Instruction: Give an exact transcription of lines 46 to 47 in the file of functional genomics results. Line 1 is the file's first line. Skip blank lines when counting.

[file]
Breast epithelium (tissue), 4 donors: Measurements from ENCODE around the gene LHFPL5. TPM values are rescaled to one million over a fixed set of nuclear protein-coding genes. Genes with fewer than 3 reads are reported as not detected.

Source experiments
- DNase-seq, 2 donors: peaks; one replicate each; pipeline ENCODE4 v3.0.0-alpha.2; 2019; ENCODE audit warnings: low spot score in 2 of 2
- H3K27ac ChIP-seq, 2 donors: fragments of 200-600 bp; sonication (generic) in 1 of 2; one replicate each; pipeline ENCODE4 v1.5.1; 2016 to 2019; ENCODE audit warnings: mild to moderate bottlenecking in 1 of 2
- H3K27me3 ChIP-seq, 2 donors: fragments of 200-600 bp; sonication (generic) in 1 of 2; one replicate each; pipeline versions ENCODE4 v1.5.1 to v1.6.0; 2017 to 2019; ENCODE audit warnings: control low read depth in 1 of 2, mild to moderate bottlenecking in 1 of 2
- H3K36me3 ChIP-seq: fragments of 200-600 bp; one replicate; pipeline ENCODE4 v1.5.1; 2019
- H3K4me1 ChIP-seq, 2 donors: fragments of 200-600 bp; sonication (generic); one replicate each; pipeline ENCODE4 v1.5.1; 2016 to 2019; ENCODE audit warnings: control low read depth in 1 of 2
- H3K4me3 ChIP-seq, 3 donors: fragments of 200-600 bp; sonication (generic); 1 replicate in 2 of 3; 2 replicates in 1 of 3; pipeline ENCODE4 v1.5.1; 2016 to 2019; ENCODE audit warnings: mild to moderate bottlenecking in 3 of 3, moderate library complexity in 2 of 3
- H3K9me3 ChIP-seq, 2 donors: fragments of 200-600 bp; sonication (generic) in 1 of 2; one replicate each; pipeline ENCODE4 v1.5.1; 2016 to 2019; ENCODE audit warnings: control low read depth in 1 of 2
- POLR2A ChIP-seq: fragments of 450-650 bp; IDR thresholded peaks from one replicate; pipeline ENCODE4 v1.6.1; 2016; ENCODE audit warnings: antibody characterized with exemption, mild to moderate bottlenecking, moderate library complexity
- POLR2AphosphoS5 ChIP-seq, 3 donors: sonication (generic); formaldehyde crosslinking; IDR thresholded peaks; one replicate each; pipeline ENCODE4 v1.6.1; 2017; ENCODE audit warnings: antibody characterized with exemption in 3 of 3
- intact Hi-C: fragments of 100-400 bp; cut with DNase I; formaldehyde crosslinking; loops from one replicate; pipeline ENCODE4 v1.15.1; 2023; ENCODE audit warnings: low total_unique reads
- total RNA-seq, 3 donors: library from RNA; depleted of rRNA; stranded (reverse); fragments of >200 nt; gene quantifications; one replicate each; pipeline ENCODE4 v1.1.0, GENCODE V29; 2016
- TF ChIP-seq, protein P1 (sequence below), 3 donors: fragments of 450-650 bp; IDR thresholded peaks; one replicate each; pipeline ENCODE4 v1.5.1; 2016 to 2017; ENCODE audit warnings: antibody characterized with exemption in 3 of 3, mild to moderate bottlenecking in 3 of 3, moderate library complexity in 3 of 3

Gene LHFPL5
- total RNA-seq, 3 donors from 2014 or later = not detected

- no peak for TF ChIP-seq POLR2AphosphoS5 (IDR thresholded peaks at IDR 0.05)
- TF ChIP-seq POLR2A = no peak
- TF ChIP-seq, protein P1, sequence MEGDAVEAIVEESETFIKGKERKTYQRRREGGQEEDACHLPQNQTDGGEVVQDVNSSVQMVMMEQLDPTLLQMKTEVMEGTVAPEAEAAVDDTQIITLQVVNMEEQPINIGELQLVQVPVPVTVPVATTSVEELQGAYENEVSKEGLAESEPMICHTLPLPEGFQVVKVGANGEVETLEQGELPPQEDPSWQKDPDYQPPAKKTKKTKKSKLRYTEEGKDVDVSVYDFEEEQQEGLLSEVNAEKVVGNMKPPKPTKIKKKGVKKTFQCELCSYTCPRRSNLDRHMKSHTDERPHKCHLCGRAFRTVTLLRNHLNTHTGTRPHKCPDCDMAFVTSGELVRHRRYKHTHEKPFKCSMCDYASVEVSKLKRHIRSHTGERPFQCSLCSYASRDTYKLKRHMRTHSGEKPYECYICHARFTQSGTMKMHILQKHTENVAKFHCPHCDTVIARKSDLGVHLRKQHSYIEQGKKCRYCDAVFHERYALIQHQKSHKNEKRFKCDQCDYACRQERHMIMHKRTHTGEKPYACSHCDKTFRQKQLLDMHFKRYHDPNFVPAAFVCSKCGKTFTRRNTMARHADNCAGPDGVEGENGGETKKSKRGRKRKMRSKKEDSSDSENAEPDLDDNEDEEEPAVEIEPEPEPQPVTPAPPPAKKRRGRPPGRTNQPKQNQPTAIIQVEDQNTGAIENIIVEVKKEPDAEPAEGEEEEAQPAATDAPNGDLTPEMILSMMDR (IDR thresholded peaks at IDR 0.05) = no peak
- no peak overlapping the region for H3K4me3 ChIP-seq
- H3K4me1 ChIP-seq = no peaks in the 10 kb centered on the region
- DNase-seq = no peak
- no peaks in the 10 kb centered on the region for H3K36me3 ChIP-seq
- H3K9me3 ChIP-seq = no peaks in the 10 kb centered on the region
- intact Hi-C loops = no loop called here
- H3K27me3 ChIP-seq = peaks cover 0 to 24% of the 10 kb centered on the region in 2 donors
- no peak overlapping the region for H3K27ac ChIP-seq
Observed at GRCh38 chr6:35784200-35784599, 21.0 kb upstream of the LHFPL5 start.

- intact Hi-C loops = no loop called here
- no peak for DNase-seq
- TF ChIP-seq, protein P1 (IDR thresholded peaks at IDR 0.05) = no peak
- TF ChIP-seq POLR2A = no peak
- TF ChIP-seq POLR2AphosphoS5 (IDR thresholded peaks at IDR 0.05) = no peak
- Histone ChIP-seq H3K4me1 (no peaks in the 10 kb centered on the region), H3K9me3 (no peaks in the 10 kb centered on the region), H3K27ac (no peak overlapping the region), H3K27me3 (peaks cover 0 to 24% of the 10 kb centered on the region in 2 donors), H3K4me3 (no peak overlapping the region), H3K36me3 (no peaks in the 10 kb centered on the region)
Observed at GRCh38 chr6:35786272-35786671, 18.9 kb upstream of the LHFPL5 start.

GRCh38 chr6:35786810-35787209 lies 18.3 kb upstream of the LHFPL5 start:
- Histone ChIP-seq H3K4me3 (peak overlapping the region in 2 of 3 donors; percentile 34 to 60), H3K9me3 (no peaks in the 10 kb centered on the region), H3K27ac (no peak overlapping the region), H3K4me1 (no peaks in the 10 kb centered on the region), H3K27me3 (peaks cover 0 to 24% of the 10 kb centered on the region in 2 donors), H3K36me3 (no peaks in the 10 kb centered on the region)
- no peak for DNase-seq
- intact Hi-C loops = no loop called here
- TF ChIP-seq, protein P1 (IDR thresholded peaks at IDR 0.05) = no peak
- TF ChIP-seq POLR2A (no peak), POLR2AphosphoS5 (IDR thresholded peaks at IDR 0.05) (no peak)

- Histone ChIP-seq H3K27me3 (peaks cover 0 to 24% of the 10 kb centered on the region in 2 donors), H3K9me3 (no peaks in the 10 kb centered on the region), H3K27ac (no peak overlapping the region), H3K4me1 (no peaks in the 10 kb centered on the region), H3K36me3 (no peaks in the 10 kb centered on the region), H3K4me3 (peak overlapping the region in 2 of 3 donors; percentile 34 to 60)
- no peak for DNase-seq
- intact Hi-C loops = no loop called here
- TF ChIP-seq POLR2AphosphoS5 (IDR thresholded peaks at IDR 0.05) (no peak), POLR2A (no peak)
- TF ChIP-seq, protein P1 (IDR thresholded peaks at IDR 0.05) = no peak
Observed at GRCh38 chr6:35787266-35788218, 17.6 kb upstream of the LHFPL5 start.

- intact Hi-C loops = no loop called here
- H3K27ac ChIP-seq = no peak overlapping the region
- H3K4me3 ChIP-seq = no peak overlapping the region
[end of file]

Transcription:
- TF ChIP-seq, protein P1 (IDR thresholded peaks at IDR 0.05) = no peak
Observed at GRCh38 chr6:35787266-35788218, 17.6 kb upstream of the LHFPL5 start.